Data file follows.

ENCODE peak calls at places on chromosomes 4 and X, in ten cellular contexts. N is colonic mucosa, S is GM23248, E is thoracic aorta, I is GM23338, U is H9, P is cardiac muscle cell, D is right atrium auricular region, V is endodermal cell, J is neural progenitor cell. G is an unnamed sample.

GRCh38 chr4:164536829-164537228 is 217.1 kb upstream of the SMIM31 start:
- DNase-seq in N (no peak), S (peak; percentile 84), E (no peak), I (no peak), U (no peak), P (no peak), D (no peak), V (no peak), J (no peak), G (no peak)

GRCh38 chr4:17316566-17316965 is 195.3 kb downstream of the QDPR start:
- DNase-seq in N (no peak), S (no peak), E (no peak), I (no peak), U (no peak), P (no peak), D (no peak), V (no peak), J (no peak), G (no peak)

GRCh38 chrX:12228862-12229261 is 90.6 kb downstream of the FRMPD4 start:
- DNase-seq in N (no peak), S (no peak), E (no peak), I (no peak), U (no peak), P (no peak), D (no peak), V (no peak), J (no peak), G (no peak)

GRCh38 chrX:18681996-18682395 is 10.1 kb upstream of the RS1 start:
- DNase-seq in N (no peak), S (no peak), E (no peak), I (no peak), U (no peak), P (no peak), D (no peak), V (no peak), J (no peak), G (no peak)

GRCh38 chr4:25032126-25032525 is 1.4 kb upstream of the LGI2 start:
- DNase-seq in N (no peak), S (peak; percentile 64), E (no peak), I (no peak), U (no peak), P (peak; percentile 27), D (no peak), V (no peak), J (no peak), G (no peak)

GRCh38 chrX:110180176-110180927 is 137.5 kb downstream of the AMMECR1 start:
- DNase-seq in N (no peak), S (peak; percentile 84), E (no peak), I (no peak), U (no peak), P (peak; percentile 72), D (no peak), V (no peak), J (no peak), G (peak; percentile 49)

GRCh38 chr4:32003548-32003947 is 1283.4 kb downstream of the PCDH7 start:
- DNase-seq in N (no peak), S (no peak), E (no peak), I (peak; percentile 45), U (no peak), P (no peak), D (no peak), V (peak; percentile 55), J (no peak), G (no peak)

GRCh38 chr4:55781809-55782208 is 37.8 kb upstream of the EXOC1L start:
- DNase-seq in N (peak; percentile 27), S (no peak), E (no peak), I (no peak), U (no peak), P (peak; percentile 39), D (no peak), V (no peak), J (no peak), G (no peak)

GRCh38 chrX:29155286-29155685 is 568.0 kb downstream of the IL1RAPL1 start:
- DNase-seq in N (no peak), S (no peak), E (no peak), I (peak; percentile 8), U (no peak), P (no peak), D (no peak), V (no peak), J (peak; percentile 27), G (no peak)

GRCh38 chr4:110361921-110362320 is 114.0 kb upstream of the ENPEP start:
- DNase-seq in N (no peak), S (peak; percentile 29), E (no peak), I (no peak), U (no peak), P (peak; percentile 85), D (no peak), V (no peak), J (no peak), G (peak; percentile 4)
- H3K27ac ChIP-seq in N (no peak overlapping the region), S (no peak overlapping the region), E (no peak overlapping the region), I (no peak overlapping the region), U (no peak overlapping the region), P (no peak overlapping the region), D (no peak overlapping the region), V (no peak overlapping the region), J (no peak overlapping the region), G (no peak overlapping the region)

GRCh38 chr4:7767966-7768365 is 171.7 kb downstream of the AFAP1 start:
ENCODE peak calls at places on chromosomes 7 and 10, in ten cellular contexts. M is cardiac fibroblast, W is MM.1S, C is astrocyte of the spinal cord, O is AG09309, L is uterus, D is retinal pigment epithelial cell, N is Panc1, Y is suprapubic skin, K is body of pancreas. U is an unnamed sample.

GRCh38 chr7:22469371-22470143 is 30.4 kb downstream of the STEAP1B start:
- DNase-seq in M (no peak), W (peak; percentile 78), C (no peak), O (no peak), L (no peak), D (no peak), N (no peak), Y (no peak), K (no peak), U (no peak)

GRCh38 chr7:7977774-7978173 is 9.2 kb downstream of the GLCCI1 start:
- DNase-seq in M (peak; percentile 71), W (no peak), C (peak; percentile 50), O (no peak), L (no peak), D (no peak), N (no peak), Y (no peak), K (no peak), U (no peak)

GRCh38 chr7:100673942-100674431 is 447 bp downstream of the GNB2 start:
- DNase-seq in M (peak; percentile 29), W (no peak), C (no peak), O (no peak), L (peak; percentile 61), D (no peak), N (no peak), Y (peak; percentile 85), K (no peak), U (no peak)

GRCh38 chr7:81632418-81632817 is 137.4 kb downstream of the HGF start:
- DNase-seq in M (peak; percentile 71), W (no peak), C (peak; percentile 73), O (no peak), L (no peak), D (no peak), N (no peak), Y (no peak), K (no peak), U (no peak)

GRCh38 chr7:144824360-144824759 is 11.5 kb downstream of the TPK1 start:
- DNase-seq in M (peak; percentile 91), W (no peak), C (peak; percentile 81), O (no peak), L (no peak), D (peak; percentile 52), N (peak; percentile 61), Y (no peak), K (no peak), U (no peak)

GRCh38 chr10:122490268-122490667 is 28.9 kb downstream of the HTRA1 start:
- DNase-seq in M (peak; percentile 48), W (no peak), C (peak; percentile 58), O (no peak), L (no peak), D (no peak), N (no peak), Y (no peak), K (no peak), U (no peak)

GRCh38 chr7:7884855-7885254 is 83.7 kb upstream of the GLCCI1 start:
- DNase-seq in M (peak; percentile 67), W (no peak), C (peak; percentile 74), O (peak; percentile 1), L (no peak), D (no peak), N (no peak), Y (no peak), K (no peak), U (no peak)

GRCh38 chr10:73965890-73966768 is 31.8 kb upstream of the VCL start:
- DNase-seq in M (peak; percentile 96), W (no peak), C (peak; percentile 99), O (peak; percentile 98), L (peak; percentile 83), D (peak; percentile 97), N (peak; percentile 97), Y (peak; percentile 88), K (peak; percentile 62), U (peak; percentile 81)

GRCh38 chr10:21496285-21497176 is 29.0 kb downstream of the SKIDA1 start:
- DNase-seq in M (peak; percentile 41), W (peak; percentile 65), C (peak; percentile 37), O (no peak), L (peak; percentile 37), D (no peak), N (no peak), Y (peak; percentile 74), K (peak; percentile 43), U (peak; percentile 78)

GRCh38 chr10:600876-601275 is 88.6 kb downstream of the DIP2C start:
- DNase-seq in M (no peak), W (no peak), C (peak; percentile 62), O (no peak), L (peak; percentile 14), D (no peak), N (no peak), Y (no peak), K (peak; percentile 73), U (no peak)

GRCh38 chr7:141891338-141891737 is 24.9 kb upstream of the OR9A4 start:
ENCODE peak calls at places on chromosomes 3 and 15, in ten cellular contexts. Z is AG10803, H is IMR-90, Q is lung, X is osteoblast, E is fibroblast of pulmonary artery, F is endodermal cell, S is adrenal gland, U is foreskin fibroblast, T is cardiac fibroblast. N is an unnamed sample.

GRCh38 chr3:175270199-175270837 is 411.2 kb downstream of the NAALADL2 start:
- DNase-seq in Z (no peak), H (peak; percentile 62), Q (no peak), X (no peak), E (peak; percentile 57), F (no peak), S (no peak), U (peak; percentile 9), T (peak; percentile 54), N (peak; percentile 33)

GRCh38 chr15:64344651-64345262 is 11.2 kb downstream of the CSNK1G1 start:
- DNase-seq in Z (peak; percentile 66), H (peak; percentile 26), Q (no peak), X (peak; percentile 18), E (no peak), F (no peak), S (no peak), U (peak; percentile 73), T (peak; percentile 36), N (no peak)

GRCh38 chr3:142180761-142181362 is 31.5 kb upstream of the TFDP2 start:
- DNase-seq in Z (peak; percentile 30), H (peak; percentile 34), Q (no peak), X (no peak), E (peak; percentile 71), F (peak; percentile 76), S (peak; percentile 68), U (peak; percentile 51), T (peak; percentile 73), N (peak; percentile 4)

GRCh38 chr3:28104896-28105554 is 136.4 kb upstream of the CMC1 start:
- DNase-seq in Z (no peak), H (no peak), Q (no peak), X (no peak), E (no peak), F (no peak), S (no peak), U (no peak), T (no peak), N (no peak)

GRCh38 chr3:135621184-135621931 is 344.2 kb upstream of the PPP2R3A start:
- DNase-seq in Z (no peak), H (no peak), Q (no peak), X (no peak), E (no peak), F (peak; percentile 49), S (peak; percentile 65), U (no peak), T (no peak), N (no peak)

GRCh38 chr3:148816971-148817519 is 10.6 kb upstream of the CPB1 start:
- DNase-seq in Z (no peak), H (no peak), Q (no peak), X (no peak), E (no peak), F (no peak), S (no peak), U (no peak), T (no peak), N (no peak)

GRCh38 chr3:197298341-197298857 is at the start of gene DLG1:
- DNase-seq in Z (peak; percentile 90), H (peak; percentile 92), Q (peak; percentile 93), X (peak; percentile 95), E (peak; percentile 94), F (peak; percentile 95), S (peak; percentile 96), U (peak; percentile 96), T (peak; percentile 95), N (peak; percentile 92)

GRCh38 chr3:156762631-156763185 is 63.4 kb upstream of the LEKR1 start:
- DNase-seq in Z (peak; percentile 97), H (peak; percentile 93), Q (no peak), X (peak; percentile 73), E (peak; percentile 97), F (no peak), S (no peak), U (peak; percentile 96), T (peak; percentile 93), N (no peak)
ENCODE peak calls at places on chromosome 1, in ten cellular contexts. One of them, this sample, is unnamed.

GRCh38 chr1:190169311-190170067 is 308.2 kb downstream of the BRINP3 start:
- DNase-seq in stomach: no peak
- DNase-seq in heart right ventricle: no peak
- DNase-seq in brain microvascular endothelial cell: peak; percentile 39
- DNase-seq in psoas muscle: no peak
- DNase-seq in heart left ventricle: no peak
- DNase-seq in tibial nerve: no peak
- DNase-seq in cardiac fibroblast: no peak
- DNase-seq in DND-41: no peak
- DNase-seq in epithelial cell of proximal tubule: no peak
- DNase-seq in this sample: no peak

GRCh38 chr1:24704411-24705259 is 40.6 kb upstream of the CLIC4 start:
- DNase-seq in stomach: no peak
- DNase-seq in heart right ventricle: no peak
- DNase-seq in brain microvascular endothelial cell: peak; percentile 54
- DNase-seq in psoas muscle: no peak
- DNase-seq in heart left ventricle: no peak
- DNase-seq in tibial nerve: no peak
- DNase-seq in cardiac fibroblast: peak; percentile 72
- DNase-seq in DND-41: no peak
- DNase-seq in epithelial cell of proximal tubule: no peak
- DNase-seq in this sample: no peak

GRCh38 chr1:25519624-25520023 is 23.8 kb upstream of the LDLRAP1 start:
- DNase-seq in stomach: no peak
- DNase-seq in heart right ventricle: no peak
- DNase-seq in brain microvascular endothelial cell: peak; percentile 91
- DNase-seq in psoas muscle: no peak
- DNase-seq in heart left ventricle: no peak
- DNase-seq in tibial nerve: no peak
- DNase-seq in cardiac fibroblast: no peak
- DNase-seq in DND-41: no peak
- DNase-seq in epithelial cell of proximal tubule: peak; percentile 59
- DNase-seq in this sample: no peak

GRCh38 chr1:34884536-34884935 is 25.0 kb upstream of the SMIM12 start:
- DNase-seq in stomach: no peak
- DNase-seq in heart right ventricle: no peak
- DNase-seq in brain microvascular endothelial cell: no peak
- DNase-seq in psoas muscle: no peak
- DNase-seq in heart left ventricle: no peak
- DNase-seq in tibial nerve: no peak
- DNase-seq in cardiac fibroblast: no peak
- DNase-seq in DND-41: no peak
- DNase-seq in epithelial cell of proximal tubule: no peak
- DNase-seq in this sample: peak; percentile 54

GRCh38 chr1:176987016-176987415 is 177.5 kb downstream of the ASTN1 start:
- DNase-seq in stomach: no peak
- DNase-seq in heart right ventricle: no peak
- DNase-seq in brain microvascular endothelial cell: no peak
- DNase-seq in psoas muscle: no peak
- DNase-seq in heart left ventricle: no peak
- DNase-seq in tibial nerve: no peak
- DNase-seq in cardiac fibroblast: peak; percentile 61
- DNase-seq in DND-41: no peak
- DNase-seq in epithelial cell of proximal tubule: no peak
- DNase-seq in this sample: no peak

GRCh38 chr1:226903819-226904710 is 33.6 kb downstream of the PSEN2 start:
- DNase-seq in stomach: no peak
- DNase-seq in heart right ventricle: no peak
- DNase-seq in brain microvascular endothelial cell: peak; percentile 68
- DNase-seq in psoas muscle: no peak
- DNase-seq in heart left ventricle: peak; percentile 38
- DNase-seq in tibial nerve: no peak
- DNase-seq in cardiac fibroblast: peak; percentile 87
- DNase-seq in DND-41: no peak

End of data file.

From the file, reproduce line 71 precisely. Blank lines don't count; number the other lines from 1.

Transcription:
- DNase-seq in cardiac fibroblast: no peak